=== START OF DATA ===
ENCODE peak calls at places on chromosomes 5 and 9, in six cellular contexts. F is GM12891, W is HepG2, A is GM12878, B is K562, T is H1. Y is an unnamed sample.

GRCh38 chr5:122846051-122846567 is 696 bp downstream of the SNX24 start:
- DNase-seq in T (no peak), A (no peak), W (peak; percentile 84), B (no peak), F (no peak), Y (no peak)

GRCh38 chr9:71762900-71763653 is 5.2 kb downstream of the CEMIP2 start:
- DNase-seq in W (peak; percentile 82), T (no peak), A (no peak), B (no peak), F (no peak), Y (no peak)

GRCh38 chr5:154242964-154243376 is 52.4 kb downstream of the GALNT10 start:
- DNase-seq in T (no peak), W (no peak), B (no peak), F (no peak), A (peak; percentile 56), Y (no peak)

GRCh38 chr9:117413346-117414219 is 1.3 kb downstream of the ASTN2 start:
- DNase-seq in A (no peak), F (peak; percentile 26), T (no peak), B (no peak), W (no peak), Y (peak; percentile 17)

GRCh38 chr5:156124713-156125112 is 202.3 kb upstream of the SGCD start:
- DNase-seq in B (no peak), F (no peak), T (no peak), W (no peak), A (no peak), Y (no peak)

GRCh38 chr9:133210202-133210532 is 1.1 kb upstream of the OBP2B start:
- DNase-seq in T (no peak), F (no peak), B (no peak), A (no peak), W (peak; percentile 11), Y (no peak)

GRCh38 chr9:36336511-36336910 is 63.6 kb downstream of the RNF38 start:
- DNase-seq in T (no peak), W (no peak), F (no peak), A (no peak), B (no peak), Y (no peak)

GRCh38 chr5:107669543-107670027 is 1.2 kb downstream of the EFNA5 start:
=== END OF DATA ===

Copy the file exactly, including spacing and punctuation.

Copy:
ENCODE peak calls at places on chromosomes 5 and 9, in six cellular contexts. F is GM12891, W is HepG2, A is GM12878, B is K562, T is H1. Y is an unnamed sample.

GRCh38 chr5:122846051-122846567 is 696 bp downstream of the SNX24 start:
- DNase-seq in T (no peak), A (no peak), W (peak; percentile 84), B (no peak), F (no peak), Y (no peak)

GRCh38 chr9:71762900-71763653 is 5.2 kb downstream of the CEMIP2 start:
- DNase-seq in W (peak; percentile 82), T (no peak), A (no peak), B (no peak), F (no peak), Y (no peak)

GRCh38 chr5:154242964-154243376 is 52.4 kb downstream of the GALNT10 start:
- DNase-seq in T (no peak), W (no peak), B (no peak), F (no peak), A (peak; percentile 56), Y (no peak)

GRCh38 chr9:117413346-117414219 is 1.3 kb downstream of the ASTN2 start:
- DNase-seq in A (no peak), F (peak; percentile 26), T (no peak), B (no peak), W (no peak), Y (peak; percentile 17)

GRCh38 chr5:156124713-156125112 is 202.3 kb upstream of the SGCD start:
- DNase-seq in B (no peak), F (no peak), T (no peak), W (no peak), A (no peak), Y (no peak)

GRCh38 chr9:133210202-133210532 is 1.1 kb upstream of the OBP2B start:
- DNase-seq in T (no peak), F (no peak), B (no peak), A (no peak), W (peak; percentile 11), Y (no peak)

GRCh38 chr9:36336511-36336910 is 63.6 kb downstream of the RNF38 start:
- DNase-seq in T (no peak), W (no peak), F (no peak), A (no peak), B (no peak), Y (no peak)

GRCh38 chr5:107669543-107670027 is 1.2 kb downstream of the EFNA5 start: